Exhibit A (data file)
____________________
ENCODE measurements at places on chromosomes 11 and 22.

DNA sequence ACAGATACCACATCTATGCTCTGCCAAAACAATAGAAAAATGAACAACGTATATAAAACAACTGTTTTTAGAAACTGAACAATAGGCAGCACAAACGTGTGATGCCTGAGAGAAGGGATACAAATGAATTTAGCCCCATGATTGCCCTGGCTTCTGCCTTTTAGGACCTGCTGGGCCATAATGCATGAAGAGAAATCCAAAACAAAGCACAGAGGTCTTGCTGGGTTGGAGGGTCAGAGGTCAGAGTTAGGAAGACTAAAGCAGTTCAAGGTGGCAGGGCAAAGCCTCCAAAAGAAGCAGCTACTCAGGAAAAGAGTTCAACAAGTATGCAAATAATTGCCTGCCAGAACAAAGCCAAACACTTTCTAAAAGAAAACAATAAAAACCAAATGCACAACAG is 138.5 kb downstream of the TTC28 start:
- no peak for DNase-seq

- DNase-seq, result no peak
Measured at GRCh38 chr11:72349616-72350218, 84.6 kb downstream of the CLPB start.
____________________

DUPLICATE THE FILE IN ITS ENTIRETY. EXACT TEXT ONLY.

ENCODE measurements at places on chromosomes 11 and 22.

DNA sequence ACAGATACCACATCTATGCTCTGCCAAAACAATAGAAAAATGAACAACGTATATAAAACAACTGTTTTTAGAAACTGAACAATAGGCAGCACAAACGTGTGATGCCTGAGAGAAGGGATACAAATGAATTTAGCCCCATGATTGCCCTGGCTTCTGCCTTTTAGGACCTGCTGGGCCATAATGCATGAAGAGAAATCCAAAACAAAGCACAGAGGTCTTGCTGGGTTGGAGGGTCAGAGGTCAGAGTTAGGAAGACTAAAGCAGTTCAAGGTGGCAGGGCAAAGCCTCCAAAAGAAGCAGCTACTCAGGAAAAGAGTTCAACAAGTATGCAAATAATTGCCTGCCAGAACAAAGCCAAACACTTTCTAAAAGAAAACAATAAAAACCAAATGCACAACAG is 138.5 kb downstream of the TTC28 start:
- no peak for DNase-seq

- DNase-seq, result no peak
Measured at GRCh38 chr11:72349616-72350218, 84.6 kb downstream of the CLPB start.